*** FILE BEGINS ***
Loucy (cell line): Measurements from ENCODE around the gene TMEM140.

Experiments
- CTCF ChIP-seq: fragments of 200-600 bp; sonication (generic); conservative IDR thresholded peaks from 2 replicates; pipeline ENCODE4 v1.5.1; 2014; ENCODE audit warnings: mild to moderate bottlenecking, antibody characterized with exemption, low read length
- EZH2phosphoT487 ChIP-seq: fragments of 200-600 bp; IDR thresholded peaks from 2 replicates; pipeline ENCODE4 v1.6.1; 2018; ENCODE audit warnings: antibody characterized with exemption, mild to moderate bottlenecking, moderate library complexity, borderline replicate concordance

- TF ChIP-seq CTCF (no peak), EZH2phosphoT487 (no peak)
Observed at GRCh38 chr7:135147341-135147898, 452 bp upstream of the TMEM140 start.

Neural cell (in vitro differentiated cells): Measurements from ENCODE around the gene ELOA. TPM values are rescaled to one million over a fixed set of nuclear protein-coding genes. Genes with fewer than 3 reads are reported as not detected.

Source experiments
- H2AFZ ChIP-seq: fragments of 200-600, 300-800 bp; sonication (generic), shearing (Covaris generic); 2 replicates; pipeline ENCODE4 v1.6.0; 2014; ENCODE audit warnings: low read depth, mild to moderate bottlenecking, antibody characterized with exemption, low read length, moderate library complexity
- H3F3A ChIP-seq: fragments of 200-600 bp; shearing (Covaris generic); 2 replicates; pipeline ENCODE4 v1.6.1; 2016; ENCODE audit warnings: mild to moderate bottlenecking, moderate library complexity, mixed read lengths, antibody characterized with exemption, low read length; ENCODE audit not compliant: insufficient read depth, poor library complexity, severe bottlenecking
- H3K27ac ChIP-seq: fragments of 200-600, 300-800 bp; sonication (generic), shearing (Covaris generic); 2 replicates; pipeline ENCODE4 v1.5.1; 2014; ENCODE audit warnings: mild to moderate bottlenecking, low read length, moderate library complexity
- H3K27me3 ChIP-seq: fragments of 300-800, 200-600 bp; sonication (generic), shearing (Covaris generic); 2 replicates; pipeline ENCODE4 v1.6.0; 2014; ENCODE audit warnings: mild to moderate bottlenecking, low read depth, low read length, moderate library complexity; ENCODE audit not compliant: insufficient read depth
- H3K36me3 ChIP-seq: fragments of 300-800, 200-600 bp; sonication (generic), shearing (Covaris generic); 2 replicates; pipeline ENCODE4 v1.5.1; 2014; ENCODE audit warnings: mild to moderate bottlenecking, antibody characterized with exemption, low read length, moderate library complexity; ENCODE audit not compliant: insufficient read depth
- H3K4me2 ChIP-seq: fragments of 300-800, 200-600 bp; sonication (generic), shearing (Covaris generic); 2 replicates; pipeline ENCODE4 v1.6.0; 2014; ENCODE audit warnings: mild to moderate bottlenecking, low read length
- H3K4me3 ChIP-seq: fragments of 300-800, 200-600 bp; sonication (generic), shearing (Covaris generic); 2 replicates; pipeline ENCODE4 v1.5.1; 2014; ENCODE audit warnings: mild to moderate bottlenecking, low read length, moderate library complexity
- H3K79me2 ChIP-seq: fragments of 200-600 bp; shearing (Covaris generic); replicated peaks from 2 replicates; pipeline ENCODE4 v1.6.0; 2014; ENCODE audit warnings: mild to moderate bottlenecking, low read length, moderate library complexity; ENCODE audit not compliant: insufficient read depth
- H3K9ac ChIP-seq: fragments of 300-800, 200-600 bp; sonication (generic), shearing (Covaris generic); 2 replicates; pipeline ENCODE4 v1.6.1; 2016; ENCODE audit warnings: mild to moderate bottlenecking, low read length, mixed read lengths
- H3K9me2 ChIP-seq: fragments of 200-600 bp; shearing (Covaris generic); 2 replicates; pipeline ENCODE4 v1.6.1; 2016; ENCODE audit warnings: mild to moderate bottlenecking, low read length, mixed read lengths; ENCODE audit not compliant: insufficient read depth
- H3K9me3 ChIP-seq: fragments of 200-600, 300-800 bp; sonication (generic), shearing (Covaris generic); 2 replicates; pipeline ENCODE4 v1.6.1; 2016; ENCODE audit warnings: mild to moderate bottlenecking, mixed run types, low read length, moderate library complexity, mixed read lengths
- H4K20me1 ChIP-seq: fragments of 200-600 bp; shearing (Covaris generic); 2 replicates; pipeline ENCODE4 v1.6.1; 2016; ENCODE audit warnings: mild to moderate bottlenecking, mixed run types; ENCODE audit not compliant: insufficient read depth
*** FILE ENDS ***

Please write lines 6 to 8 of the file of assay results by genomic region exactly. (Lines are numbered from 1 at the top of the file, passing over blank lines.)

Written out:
Observed at GRCh38 chr7:135147341-135147898, 452 bp upstream of the TMEM140 start.

Neural cell (in vitro differentiated cells): Measurements from ENCODE around the gene ELOA. TPM values are rescaled to one million over a fixed set of nuclear protein-coding genes. Genes with fewer than 3 reads are reported as not detected.

Source experiments